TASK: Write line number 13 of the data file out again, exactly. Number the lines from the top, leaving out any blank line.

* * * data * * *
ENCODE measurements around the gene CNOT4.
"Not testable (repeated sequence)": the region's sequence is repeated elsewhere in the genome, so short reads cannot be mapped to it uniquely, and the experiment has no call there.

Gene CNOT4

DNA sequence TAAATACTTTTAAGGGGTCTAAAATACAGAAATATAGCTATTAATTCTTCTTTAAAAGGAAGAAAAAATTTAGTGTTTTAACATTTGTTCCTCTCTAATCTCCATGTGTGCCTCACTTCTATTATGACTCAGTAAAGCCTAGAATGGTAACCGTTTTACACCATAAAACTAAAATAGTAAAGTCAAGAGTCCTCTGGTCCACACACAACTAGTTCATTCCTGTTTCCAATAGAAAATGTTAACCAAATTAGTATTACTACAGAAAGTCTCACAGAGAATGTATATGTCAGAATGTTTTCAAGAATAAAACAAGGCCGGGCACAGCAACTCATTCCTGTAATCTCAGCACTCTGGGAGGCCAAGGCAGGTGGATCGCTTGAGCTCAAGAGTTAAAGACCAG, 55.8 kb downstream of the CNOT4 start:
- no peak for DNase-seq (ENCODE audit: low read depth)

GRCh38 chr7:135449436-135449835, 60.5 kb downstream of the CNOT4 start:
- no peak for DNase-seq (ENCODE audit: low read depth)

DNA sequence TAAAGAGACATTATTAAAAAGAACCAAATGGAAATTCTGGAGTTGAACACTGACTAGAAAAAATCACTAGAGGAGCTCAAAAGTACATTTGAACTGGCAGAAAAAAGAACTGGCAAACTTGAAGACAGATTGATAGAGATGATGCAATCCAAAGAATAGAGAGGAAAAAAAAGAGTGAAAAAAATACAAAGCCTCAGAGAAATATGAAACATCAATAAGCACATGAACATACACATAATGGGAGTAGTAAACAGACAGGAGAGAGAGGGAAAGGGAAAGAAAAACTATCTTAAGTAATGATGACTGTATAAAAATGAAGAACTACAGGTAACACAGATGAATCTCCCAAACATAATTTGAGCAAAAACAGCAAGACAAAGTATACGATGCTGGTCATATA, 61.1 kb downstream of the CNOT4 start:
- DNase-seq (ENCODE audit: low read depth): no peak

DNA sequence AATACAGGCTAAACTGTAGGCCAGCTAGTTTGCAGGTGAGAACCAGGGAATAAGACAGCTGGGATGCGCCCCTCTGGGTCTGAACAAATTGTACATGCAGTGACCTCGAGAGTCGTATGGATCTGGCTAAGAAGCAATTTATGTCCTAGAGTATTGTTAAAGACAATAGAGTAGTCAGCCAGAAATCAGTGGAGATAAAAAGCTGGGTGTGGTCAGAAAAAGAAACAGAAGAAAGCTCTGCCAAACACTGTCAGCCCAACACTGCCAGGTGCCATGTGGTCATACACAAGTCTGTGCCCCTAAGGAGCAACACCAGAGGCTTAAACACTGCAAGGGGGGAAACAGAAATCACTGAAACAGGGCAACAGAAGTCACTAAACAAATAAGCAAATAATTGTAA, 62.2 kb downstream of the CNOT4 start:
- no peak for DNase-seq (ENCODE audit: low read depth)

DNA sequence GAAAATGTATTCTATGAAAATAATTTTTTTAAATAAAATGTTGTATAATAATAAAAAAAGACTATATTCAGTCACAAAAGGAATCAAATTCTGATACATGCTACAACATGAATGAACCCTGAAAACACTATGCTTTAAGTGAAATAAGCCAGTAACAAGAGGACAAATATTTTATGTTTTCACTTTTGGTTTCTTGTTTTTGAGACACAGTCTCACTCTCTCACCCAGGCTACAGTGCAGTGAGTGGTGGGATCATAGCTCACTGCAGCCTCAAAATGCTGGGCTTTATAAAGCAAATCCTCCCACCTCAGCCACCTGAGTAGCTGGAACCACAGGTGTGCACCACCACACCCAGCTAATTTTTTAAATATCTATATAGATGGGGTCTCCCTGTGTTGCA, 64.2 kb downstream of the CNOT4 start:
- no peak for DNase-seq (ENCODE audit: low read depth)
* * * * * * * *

- no peak for DNase-seq (ENCODE audit: low read depth)